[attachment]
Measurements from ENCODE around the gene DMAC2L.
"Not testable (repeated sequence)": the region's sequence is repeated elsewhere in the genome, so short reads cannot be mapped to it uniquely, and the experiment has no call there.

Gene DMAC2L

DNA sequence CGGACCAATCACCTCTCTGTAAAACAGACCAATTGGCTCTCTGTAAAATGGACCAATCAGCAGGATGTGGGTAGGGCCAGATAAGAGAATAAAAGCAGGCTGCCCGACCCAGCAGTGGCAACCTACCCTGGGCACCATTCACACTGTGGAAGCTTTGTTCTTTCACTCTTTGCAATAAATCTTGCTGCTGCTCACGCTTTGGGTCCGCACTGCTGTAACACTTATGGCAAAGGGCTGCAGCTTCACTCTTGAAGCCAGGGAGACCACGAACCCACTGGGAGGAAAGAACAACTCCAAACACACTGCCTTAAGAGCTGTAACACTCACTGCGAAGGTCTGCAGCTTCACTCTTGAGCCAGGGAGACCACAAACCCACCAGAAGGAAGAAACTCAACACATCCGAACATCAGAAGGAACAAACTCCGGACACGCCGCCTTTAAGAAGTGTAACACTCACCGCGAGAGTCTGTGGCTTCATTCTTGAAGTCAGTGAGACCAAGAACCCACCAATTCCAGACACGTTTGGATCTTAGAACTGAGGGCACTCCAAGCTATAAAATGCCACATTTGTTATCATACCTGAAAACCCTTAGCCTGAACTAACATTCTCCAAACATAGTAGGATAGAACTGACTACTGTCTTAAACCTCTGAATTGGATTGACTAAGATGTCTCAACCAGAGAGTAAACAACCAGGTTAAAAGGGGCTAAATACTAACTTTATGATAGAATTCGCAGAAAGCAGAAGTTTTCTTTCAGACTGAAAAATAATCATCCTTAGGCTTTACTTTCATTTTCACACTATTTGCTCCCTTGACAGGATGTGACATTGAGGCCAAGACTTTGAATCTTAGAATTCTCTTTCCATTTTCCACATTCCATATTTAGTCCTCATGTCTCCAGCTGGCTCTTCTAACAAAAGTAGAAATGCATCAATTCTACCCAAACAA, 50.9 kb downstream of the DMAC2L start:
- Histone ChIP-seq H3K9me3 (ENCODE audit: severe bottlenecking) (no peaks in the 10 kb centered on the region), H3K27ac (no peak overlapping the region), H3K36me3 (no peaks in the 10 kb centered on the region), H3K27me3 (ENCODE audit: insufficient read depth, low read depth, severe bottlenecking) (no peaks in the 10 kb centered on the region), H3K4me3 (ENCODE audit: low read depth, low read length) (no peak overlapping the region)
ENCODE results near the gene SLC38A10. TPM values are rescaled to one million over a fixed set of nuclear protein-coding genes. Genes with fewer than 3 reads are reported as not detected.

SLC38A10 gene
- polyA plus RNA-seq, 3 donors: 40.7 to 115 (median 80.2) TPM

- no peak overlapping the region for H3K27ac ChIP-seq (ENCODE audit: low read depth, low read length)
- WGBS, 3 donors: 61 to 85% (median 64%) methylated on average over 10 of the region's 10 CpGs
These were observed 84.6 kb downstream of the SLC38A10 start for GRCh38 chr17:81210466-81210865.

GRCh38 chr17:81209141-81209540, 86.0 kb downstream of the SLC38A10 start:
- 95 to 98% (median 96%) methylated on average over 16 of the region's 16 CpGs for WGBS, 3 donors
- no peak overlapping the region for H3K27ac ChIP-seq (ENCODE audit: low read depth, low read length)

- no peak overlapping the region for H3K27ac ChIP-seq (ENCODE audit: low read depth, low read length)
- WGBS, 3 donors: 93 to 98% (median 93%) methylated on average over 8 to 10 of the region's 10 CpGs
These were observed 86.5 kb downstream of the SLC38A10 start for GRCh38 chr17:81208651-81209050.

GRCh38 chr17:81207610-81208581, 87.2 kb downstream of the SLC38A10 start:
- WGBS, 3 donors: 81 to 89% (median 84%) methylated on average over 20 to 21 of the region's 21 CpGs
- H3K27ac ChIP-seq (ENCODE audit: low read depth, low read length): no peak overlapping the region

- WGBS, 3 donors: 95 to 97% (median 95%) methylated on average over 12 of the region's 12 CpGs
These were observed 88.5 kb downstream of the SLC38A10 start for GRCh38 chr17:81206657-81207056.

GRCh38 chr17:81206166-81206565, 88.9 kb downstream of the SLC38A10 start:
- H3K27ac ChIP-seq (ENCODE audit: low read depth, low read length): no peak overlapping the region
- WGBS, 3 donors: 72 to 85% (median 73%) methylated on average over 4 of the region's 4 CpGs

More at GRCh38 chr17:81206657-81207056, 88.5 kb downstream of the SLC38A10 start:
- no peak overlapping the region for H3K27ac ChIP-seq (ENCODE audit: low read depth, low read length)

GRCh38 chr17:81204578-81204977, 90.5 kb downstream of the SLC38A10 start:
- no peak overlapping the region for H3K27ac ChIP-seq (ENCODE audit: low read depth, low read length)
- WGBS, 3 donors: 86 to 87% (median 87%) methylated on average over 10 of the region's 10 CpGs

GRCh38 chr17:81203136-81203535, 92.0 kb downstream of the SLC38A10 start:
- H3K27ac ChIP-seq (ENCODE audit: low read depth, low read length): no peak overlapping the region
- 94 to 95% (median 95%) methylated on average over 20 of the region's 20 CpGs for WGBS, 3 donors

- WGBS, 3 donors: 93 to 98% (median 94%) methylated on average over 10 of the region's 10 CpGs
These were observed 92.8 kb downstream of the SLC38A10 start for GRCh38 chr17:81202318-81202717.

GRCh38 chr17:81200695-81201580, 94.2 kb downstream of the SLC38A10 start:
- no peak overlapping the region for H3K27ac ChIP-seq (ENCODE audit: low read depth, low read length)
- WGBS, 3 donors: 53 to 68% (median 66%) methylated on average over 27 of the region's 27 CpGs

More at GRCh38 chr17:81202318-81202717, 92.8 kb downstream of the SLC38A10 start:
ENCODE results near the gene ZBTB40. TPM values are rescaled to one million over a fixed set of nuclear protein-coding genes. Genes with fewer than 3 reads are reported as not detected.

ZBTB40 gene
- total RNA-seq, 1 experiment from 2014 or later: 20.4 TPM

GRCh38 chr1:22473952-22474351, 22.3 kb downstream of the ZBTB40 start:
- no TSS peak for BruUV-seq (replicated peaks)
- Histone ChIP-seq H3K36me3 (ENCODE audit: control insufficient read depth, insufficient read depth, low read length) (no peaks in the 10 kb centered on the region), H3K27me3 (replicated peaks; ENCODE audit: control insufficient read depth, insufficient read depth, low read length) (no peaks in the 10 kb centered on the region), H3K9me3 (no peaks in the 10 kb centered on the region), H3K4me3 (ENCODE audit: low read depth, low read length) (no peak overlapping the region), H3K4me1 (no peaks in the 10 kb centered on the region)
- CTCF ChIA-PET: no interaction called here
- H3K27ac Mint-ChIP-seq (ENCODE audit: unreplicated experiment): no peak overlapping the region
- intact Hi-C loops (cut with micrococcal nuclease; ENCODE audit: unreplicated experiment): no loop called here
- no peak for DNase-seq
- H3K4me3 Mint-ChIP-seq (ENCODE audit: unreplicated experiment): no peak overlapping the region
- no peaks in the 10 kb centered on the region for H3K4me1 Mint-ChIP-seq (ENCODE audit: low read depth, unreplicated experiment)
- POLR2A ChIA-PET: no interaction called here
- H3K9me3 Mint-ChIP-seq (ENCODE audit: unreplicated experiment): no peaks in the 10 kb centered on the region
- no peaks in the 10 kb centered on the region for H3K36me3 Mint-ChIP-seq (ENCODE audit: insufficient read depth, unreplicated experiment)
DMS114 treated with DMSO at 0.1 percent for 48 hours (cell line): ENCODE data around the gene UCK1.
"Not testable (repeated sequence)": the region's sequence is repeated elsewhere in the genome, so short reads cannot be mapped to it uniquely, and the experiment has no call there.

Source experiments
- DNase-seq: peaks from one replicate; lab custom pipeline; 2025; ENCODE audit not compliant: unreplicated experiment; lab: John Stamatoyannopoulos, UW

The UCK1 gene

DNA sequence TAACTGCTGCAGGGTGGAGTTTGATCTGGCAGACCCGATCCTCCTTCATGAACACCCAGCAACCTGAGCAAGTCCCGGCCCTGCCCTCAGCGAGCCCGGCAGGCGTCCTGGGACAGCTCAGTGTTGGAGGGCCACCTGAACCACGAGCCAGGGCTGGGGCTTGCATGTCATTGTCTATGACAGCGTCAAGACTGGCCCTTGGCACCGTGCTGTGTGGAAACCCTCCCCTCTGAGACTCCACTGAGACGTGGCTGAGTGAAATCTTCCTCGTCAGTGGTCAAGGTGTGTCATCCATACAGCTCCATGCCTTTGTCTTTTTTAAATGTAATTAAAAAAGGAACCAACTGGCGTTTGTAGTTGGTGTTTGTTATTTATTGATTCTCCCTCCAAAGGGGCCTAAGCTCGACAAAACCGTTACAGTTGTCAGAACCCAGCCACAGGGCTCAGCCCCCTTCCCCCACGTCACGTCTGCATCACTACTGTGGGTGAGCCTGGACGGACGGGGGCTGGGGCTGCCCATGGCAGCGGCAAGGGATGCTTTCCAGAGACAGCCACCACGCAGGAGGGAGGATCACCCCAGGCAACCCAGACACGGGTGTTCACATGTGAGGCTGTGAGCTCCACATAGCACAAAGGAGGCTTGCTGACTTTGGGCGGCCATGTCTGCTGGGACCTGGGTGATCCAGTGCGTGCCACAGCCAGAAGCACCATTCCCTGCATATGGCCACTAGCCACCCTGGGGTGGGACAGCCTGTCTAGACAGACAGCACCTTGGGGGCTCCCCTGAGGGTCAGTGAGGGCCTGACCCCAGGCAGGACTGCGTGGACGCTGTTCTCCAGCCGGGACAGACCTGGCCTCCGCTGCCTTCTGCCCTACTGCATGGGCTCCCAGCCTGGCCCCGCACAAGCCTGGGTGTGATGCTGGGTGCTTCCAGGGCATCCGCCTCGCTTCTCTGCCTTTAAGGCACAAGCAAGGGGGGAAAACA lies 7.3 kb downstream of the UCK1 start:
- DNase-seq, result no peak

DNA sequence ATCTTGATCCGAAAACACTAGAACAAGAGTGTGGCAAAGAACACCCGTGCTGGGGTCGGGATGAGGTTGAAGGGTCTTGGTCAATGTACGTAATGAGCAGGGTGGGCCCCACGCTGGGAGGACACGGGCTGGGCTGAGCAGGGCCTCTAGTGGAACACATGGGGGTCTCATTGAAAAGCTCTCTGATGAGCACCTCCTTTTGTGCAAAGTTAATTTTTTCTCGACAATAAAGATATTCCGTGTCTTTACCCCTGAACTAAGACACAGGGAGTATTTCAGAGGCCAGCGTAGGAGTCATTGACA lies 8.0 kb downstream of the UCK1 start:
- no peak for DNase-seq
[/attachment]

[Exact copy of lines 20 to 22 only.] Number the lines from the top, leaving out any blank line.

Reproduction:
- H3K27ac ChIP-seq (ENCODE audit: low read depth, low read length): no peak overlapping the region

- WGBS, 3 donors: 95 to 97% (median 95%) methylated on average over 12 of the region's 12 CpGs
These were observed 88.5 kb downstream of the SLC38A10 start for GRCh38 chr17:81206657-81207056.